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Re: [APD] Just how accurate do we need lighting recommendations to be?

David Aiken wrote:
> On 19/09/2005, at 3:14 PM, Jerry Baker wrote, with lots of cuts:
> I'm not arguing that you can't know what variables matter without a  
> study. But studies have been done and there is a lot of research into  
> plant growth and we do know pretty well what variables do count. What  
> I think is at issue is how they apply in an aquarium and, given the  
> variance in aquariums and the different plant/fish populations and  
> management strategies people adopt plus the level of equipment  
> available to most hobbyists for monitoring and regulating things like  
> lighting and nutrient levels, I am seriously asking is the level of  
> precision you're looking for really going to add anything to how we  
> run our tanks?

Who knows? I bet the people who first decided to study why fish always 
seemed to get diseases and die in new tanks did not dream of changing 
the entire hobby with the knowledge of cycling. You never know what you 
will discover and what its impacts will be.

> I don't think that level of precision is necessary for  
> that purpose. The knowledge may be intrinsically useful to you, but  
> knowing precisely what lighting level you need to maintain the  
> internodal spacing of a particular plant within certain closely  
> specified parameters - your example - in a given tank with a given  
> population and maintenance regime is not particularly useful at a  
> practical level for most people, nor for you when you set up a  
> different tank. The level of variation and adjustment required on all  
> parameters in a different tank than the one which yielded the answer  
> is large enough to ensure that a less precise answer is probably  
> going to be just as useful in practical terms for most people.

Again, I don't understand how you just know that without testing it. I'm 
not saying it is, or isn't the case. I am saying that you cannot say, 
"measurement X will have no value because everything else will negate 
its effects" when you haven't even measured any of those variables or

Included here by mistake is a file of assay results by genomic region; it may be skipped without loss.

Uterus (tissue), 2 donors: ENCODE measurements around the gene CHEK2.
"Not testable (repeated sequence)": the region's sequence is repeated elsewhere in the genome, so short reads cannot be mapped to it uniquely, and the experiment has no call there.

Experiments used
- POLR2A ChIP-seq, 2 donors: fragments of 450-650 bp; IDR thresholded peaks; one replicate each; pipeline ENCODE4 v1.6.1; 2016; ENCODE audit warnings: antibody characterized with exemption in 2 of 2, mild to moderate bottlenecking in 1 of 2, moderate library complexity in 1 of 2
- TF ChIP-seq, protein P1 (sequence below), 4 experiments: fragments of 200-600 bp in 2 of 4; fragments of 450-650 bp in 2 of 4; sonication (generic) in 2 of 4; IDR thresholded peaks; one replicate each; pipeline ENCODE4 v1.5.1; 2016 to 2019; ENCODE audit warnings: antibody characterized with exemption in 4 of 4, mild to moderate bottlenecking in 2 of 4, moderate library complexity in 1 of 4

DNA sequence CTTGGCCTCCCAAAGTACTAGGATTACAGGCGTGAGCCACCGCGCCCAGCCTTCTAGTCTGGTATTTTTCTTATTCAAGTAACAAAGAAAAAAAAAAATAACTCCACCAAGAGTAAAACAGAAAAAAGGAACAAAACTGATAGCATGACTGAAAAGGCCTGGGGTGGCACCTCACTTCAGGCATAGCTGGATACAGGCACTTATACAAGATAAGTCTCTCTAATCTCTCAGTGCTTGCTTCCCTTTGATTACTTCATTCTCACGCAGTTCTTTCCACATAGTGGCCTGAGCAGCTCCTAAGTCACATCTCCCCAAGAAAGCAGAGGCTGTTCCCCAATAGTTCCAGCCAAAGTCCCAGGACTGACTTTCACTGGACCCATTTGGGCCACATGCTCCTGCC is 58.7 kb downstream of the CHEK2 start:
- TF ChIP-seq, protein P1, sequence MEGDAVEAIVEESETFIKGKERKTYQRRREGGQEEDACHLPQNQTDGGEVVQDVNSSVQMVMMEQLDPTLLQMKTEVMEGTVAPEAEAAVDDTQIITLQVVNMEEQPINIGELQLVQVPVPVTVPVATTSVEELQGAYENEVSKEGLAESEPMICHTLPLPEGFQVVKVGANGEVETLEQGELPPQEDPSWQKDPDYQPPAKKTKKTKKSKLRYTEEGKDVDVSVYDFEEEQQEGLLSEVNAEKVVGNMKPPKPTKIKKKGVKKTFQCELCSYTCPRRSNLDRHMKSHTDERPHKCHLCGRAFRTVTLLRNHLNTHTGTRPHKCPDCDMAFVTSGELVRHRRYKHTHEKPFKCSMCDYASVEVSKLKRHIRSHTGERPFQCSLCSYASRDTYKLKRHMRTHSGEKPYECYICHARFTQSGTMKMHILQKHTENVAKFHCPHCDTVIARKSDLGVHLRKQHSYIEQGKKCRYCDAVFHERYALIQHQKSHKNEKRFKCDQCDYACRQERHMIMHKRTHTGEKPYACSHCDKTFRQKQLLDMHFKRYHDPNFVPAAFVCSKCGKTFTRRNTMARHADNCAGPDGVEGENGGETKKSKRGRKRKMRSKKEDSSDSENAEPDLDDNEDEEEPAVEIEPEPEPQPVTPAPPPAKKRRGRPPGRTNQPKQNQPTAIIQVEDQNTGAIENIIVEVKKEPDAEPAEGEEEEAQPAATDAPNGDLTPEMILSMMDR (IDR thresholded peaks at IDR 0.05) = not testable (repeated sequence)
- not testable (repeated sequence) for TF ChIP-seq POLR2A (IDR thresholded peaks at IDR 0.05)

observed their relationship under controlled conditions.

> And when I say that the level of precision you're looking for isn't  
> useful in running a tank, I'm not saying it isn't useful in  
> conducting a study and producing data for analysis. Conducting a  
> study and running a tank are 2 very different things and a higher  
> degree of precision is invaluable when doing studies. Precision is  
> fine when it's necessary or useful, but it really doesn't add  
> something in every circumstance. I'm saying our tanks are a  
> circumstance where that level of precision doesn't add anything,  
> simply because of the variation in tanks.

How do you know that?

> I don't know what you mean by 'art school syndrome'. My undergraduate  
> degree is an arts degree in psychology and philosophy. 

You don't have it then. You can usually spot the people I refer to 
because they are young, but reject a lot of newer technology. They will 
say things like, "digital pictures are just so cold compared to film." 
Or, they will swear that CDs sound much "harsher" than LPs.

Now, don't get me wrong - if a person is older and says these things, 
that's not "art school syndrome." Older people usually prefer things 
they are familiar with and that's natural.

> I'm just being extremely pragmatic by asking the question about what  
> level of accuracy we need lighting recommendations for plant  
> maintenance to be. That's not suggesting that people shouldn't do  
> very accurate and controlled studies to find things out. What I'm  
> suggesting is that when it comes to the practical application of  
> research findings that are as precise as you appear to want things to  
> be, the level of precision that is helpful in research findings is  
> much finer than is required for practical purposes in most people's  
> tanks.

Of course it's more than is required. I'm not interested in the status 
quo ... everyone's doing that. I'm interested in pushing the boundaries. 
How do you think someone discovered a better way to measure the amount 
of light useful for photosynthesis? They had to ask themselves why some 
lights seemed to be working better than others in growing organisms 
which rely on photosynthesis. They couldn't just "raise or lower" a 
light over a tank and deduce that, in terms of photosynthesis, light 
with a wavelength between 400nm - 700nm is fairly equal. That took 
measurement and control groups. They came up with PAR. Now we have a 
tool to assist us in further study. One step at a time, new knowledge is 
built on older knowledge.

> And I'm also suggesting that if you want to conduct research to  
> define lighting levels for purposes as limited as controlling  
> internodal spacing in a particular species, the results are going to  
> be so precise that they won't be directly applicable to a different  
> species, they also won't be all that helpful in telling us what  
> lighting levels are necessary to control other aspects of the  
> appearance of our plants, and I ultimately doubt whether achieving a  
> particular internodal spacing is going to ensure that our plants look  
> any more attractive than if we accepted a little more variation in  
> internodal spacing.

Perhaps there is a lot of research that I am unaware of. Is there 
somewhere I can read about internodal spacing its specificity to a 
particular species? This is exactly the kind of information I'm trying 
to get. I don't understand where you learned that light levels and its 
effects on internodal spacing has no bearing on any other aspect of 
plant appearance. Is this published somewhere publicly accessible?

Jerry Baker
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